A new long-term study shows that people who were obese or overweight in middle age had an increased risk of dementia later in life.
"Obesity and overweight in middle age as measured by body mass index [BMI] and skinfold thickness were strongly associated with risk of dementia in later life," write researchers in a study, which appears in BMJ Online First.
"If these results can be confirmed elsewhere, perhaps treatment of obesity might reduce the risk of dementia," write the researchers, who included Rachel Whitmer, PhD, a gerontological epidemiologist with Kaiser Permanente's research division in Oakland, Calif.
Trends May Intertwine in the Future
Dementia is usually seen in older adults. The most common form is Alzheimer's disease. Other types of dementia were also included in the study.
The incidence of dementia is expected to increase by 400 percent in the next 20 years as the population ages, according to the study. Meanwhile, obesity is also on the rise in the U.S. and around the world.
"Failure to contain the present epidemic of obesity may accentuate the expected age-related increase in dementia," write Whitmer and colleagues.
Long Look at Weight, Dementia
Whitmer's study included 10,276 people who were members of Kaiser Permanente Northern California Medical Group, a health insurance plan.
Between 1964 and 1973, the men and women got detailed health evaluations including BMI and skin-fold thickness at the shoulder and at the back of the arm.
At the time, participants were 40-45 years old. They were all still members of the health plan in 1994.
From January 1994 to April 2003, 713 participants (6.9%) were diagnosed with dementia. On average, they were about 74 years old when dementia was diagnosed.
Greater Dementia Risk Seen in Obese, Overweight People
People who were obese or overweight in middle age had a higher risk of late-life dementia than those of normal weight, according to the study.
Stroke, diabetes, heart disease, high blood pressure, and high cholesterol were taken into account. So were age, sex, race, and education level. Marital status, smoking, and alcohol use in midlife were also noted.
"Obesity in middle age increases the risk of future dementia independently of comorbid conditions," researchers write.
Tracking Obesity's Effects
For those with an obese BMI (30 or higher) in middle age, the risk of dementia in old age was 74% higher than for those with normal BMI. For those who were overweight (BMI of 25-29.9), late-life dementia risk was 35 percent higher than those with normal BMI, the researchers report.
The skin-fold tests also showed a similar pattern.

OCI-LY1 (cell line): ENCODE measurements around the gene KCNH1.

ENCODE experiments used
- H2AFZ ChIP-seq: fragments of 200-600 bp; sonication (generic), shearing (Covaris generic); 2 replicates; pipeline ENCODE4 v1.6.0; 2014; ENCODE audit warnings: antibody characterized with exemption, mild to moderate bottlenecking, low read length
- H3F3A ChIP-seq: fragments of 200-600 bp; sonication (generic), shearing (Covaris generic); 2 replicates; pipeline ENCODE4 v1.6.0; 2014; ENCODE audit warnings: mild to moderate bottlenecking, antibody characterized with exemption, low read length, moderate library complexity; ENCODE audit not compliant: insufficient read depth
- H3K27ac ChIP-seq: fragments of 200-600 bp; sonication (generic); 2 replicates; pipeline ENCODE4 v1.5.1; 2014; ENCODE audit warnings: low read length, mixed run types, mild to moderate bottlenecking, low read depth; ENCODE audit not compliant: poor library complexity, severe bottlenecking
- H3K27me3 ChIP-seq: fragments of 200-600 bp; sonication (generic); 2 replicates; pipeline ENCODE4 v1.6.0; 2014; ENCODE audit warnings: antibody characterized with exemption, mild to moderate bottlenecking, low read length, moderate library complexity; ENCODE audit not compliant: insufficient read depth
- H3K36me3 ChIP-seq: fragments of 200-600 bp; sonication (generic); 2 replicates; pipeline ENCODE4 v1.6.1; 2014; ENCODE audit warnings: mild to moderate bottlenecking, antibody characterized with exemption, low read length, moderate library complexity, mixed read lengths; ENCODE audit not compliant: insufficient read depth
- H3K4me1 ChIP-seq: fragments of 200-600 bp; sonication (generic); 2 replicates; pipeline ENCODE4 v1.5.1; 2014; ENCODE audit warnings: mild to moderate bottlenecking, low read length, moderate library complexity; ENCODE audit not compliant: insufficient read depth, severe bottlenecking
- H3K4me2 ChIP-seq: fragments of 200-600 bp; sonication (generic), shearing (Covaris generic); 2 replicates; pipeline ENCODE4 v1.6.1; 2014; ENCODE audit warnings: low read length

Men with the largest skin-fold measurements in midlife had a 72 percent higher risk of dementia in old age than those with the smallest skin-fold measurements. Middle-aged women with the biggest skin-fold readings had a 60 percent increase in their risk of late-life dementia compared with those with the skinniest shoulders and arms in midlife.
BMI-Dementia Risk Stronger in Women
"Body mass index was associated with dementia more strongly in women," say researchers.
"Obese women were twice as likely to have dementia as women of normal weight, while obese men had a nonsignificant 30 percent increase in risk," write Whitmer and colleagues.
"Overweight women were 55 percent more likely to have dementia than women of normal weight, while overweight men had a nonsignificant 16 percent increase in risk compared with men of normal weight," they continue.
The researchers say they aren't sure how to explain the gender gap.
They note that there were fewer obese and overweight men in the study, which could limit their ability to detect those effects. BMI also doesn't pinpoint where fat is distributed, and the researchers speculate that fat around the waistline could play a role in obese women's late-life dementia risk. But waist measurements weren't available to check that.
Underweight BMI (less that 18.5 for adults) wasn't tied to dementia risk in either sex, but few people fell into that category, the study shows.
More work on the topic is needed, say the researchers, noting their study's limitations.
The researchers didn't have any information on diet, nutrition, weight fluctuations, waist circumference, or midlife measures of mental function. They note that "other studies have shown that several different nutritional factors are associated with dementia."
However, Whitmer and colleagues say another recent prospective study "found that obesity in elderly women increases the risk of dementia."
Anyone seeking to reach a healthy weight should check in with their doctor before starting a diet or exercise program.
SOURCES: Whitmer, R. BMJ Online First, April 29, 2005. News release, BMJ.